Shola jo bhadke, dil mera dhadke!

The Hindi film industry has probably witnessed a  lot of rags-t0-riches tales but perhaps none that  began and ended as abruptly as that of Bhagwan  Dada, the protagonist of Albela.

The first of it’s kind with a leading man who looked  less ordinary than the most ordinary man on streets took cinema-goers by storm for the simple reason that they could identify themselves much better with a man that looked like him than the kinds of Dharmendra or Rajesh Khanna.

Although primarily an actor (mostly a comedian), he began producing films too, and made Albela in 1951. What’s interesting is that not a single actress at the time was willing to work in his venture, but fate stepped in, and so did Geeta Bali, the charming actress with a winning smile.

Sadly, despite giving a tremendous hit, Bhagwan couldn’t repeat his success again. This site talks about how he was eventually reduced to a poor man who had to give up all his possessions and live a life that he didn’t deserve.

Many say that Bhagwan was quite a mover-shaker, and I have found that to be true. You ought to check out the song, one of my favourites, Shola jo bhadke and you will see for yourself. And it’s also true that one particular step of his in this song seems to have been emulated by the Big B. The song in itself is really cute (for the lack of a better word) with a Hawaii-ian like dance! Quite the western touch, thanks to C. Ramachandran, the composer, who was evidently very impressed with western music. It was Bhagwan who gave the man a break as a composer in his film.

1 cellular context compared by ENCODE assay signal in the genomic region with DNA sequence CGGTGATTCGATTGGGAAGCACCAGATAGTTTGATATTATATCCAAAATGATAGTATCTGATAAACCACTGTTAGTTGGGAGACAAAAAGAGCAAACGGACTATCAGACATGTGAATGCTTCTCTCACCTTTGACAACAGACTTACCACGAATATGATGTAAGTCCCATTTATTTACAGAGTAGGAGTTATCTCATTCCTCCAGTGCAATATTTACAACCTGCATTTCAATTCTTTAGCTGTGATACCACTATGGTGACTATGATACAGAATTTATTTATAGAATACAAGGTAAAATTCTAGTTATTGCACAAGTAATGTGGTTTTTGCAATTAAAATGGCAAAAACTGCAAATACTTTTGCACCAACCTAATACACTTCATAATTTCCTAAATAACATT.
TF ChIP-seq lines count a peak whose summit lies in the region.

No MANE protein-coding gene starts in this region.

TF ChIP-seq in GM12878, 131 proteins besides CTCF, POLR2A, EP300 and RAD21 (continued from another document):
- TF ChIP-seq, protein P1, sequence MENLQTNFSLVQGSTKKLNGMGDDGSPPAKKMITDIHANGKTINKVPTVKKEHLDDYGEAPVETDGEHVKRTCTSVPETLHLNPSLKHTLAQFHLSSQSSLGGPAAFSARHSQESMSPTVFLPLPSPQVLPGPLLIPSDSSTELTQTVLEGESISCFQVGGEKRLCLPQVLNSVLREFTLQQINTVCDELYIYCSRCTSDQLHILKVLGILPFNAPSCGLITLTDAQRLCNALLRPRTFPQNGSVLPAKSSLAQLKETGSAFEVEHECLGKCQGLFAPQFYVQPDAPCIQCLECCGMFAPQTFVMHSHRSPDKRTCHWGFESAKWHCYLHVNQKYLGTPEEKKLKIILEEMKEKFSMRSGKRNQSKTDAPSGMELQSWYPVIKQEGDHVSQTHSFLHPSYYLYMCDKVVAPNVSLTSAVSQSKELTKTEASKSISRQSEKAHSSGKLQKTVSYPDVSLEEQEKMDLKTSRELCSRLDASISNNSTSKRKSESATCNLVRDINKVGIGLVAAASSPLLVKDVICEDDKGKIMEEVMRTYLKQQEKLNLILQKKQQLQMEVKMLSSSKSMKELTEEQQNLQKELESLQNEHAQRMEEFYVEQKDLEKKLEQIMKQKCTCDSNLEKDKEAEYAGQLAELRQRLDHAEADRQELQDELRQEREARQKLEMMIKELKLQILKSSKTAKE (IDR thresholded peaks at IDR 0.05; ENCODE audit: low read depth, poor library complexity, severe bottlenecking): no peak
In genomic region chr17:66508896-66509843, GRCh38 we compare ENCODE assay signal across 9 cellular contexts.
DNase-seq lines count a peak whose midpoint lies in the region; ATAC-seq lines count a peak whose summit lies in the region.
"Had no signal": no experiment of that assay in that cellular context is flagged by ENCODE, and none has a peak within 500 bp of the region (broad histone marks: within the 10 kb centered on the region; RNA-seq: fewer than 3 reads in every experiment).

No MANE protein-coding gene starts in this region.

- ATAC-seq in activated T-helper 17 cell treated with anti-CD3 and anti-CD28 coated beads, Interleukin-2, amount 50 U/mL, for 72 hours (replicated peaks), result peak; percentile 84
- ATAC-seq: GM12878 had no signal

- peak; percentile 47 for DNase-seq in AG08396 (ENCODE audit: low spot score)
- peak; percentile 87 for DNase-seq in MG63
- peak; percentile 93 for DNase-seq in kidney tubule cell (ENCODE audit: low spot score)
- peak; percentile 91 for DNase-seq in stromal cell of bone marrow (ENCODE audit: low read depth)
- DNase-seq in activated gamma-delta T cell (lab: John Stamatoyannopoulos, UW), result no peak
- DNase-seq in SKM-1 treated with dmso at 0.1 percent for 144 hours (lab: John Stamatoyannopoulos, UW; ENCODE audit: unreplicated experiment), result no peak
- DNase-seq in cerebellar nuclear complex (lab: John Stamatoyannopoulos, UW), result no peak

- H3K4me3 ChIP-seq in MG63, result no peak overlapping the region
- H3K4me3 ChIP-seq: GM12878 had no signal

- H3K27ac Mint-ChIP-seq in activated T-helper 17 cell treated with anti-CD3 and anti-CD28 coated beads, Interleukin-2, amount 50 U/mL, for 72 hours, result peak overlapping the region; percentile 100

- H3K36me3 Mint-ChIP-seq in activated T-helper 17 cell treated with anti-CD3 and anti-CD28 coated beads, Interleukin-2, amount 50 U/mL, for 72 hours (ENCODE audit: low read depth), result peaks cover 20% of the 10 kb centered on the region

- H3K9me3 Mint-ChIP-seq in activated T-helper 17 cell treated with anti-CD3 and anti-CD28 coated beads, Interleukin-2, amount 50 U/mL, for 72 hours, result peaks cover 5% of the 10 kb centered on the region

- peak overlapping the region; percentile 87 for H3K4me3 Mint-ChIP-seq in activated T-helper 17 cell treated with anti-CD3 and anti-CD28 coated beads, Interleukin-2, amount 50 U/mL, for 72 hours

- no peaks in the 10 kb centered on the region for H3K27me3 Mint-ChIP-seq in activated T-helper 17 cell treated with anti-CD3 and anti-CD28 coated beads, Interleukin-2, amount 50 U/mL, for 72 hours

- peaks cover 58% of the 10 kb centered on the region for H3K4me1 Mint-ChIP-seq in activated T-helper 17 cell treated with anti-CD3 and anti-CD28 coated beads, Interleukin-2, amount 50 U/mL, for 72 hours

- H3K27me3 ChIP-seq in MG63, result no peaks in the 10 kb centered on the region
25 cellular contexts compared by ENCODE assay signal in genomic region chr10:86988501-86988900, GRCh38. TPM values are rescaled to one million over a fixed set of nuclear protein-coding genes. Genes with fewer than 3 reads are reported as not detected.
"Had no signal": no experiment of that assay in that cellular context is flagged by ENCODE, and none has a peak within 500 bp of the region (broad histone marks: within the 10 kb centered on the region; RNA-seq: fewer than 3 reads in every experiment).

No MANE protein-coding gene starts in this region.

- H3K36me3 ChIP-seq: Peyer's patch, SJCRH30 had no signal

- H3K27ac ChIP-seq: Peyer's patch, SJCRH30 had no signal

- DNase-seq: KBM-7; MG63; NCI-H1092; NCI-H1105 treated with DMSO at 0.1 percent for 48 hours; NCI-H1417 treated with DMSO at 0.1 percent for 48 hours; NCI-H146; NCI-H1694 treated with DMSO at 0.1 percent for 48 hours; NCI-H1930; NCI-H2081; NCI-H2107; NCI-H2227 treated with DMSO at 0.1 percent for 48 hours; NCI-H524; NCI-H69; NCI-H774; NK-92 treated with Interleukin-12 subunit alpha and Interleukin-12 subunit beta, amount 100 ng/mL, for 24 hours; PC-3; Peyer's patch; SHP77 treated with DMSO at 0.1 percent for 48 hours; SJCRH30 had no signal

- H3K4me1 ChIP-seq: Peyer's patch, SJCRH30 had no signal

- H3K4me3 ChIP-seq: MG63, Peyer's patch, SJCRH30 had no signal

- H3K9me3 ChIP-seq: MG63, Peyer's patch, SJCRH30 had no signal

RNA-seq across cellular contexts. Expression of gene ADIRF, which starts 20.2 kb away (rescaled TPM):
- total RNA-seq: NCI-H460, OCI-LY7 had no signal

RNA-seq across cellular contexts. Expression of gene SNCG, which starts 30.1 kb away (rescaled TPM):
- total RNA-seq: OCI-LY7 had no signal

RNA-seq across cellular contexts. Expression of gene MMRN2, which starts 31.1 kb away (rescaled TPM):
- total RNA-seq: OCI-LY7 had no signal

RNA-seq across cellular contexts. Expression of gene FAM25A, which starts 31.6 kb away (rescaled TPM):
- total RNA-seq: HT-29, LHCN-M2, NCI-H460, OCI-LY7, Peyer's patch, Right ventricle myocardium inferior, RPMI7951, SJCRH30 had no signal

I am still searching for more trivia on this film, and if anyone wishes to contribute, you are most welcome 🙂

 

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13 thoughts on “Shola jo bhadke, dil mera dhadke!

  1. No trivia about Albela, but I did write a review of it some time back:

    http://dustedoff.wordpress.com/2010/12/15/albela-1951/

    Interestingly, my dad wanted to get hold of this DVD mainly because of the music, which is great. When I asked him about the film, he said, “If anyone except Bhagwaan had been the hero, it would have been a runaway hit!” And when I asked him, “Didn’t having him as the hero help the common man identify with him?”, my father retorted, “Who wanted to identify with a hero like Bhagwaan?!”

    P.S. Shola jo bhadke, dil mere dhadke (not tadpe). 😉

  2. EEpsss thanks for correcting that Madhulika! 🙂 Am reading through your review right now 🙂 I found him odd too in bhagwan’s role.. and maybe your father is right.. it may sound funny, but comparison-wise, at a point, govinda was one of the most popular heroes even though he’s nothing great to look at! But he tickled his audience.. maybe that worked for Bhagwan?

    • Yes, I’d think Govinda would be a close approximation to Bhagwan – except for the fact that (though I’ve seen only one Govinda film), I thought Govinda was actually very funny, and didn’t act as anything but the ‘funny hero’. Bhagwaan struck me more as a buffoon who later tried to conform to the more conventional role of the hero… in Albela, for example, when he arrives in a suit and Geeta Bali is all starry-eyed because ‘he looks so wonderful’!!! Or even in the latter half of the film, where he’s stopped the buffoonery. From what my dad told me, I got the impression that Albela owed its success as a superhit film because of its music and to a large extent Geeta Bali. Not Bhagwaan.